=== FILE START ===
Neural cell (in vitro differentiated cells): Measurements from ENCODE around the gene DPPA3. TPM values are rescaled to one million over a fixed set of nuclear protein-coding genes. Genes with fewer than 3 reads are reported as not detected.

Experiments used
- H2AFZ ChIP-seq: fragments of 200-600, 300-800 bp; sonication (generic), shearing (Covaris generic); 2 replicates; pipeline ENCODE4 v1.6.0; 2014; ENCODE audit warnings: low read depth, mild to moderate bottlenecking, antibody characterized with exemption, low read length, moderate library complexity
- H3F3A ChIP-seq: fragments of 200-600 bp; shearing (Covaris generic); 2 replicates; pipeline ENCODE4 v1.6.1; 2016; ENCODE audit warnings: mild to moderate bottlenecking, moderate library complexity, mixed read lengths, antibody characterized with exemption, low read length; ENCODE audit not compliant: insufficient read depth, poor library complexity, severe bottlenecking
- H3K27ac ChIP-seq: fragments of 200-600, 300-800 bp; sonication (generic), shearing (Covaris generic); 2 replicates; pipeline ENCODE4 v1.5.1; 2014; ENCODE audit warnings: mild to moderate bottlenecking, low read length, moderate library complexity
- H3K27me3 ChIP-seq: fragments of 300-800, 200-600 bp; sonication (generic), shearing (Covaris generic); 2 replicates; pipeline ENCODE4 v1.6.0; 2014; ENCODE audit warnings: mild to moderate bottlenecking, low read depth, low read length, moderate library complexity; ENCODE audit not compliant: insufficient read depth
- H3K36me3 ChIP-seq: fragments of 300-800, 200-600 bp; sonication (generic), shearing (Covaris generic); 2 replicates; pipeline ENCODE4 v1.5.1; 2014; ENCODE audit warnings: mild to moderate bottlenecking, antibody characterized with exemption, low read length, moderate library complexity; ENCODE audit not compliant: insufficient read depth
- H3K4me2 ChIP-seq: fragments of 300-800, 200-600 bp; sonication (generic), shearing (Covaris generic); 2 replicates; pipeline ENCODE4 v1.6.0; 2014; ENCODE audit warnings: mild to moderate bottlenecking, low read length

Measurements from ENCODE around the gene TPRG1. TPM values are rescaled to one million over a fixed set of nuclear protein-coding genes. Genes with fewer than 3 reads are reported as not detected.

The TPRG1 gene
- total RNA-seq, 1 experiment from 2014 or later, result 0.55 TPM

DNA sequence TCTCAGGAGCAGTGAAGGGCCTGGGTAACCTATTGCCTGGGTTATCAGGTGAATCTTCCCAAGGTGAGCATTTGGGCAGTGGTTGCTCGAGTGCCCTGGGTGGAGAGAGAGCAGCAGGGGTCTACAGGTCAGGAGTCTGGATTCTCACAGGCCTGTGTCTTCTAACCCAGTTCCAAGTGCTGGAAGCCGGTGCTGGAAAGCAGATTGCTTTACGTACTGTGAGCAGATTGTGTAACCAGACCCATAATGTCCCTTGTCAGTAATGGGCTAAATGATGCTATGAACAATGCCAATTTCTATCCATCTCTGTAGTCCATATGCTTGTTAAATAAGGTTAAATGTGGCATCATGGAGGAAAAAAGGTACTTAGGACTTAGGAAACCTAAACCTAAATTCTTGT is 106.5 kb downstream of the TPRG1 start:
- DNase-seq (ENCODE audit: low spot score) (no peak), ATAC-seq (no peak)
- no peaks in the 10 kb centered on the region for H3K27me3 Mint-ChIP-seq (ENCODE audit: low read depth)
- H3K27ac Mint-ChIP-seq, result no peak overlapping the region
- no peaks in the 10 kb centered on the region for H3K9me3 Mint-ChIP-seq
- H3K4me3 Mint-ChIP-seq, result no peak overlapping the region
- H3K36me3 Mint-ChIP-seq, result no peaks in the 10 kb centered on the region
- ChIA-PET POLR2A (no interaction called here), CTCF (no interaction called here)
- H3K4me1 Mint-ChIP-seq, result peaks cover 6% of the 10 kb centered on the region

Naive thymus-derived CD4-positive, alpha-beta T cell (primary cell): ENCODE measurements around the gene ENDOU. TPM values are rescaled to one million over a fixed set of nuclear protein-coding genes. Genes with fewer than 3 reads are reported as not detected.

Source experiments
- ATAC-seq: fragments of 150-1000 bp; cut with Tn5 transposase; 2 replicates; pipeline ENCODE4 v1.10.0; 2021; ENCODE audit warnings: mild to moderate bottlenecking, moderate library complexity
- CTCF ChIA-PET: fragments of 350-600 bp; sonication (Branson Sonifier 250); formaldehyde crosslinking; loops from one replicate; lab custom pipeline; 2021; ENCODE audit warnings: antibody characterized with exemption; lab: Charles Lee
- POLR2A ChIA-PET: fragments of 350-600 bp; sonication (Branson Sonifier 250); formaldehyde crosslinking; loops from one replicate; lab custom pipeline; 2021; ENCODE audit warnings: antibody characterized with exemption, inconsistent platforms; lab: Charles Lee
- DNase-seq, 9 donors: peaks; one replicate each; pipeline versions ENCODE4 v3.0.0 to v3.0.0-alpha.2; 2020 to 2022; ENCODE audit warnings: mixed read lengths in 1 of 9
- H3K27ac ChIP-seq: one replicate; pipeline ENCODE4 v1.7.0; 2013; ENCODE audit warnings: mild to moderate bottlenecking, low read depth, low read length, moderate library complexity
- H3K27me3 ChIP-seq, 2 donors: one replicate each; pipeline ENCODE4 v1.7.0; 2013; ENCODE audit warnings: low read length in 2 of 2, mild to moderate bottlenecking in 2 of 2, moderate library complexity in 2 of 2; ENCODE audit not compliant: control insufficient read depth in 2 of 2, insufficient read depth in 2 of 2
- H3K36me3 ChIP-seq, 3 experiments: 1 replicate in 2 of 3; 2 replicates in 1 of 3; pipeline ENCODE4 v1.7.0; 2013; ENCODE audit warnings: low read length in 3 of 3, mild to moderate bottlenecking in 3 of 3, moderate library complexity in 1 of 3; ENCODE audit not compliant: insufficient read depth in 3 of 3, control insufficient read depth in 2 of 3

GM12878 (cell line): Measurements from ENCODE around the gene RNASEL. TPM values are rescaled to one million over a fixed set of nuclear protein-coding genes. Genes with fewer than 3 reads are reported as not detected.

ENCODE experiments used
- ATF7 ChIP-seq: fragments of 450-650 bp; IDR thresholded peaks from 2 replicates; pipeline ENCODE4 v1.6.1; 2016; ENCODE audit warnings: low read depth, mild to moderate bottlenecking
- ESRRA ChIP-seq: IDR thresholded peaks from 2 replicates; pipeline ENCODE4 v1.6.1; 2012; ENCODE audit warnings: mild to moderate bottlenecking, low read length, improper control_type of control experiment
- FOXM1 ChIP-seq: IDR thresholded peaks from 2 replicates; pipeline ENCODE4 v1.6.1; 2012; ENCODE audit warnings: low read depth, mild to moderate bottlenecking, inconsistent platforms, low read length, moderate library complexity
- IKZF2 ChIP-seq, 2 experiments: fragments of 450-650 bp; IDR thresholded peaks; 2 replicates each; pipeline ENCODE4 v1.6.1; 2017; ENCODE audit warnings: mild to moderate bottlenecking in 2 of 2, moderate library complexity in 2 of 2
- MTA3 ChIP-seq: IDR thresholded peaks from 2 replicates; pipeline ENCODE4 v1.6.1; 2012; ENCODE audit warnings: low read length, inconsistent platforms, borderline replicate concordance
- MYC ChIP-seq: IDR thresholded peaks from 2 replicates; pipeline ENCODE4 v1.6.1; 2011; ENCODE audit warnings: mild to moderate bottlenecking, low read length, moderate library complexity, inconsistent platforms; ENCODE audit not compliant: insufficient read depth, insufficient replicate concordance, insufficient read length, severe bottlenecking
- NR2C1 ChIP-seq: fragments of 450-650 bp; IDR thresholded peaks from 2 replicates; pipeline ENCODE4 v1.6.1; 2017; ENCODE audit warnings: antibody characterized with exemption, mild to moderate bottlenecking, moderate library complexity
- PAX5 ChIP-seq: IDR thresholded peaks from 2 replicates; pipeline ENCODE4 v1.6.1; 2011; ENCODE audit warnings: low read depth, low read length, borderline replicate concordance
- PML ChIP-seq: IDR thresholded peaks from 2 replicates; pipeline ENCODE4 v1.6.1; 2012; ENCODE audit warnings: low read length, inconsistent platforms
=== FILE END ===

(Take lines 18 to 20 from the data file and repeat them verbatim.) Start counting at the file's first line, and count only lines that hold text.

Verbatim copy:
- H3K36me3 Mint-ChIP-seq, result no peaks in the 10 kb centered on the region
- ChIA-PET POLR2A (no interaction called here), CTCF (no interaction called here)
- H3K4me1 Mint-ChIP-seq, result peaks cover 6% of the 10 kb centered on the region